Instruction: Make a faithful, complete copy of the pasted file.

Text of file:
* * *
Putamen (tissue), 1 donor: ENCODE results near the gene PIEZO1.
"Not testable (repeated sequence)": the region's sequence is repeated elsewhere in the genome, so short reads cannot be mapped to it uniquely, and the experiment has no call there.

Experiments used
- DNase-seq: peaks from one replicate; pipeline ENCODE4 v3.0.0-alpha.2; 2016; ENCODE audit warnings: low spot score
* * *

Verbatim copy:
Putamen (tissue), 1 donor: ENCODE results near the gene PIEZO1.
"Not testable (repeated sequence)": the region's sequence is repeated elsewhere in the genome, so short reads cannot be mapped to it uniquely, and the experiment has no call there.

Experiments used
- DNase-seq: peaks from one replicate; pipeline ENCODE4 v3.0.0-alpha.2; 2016; ENCODE audit warnings: low spot score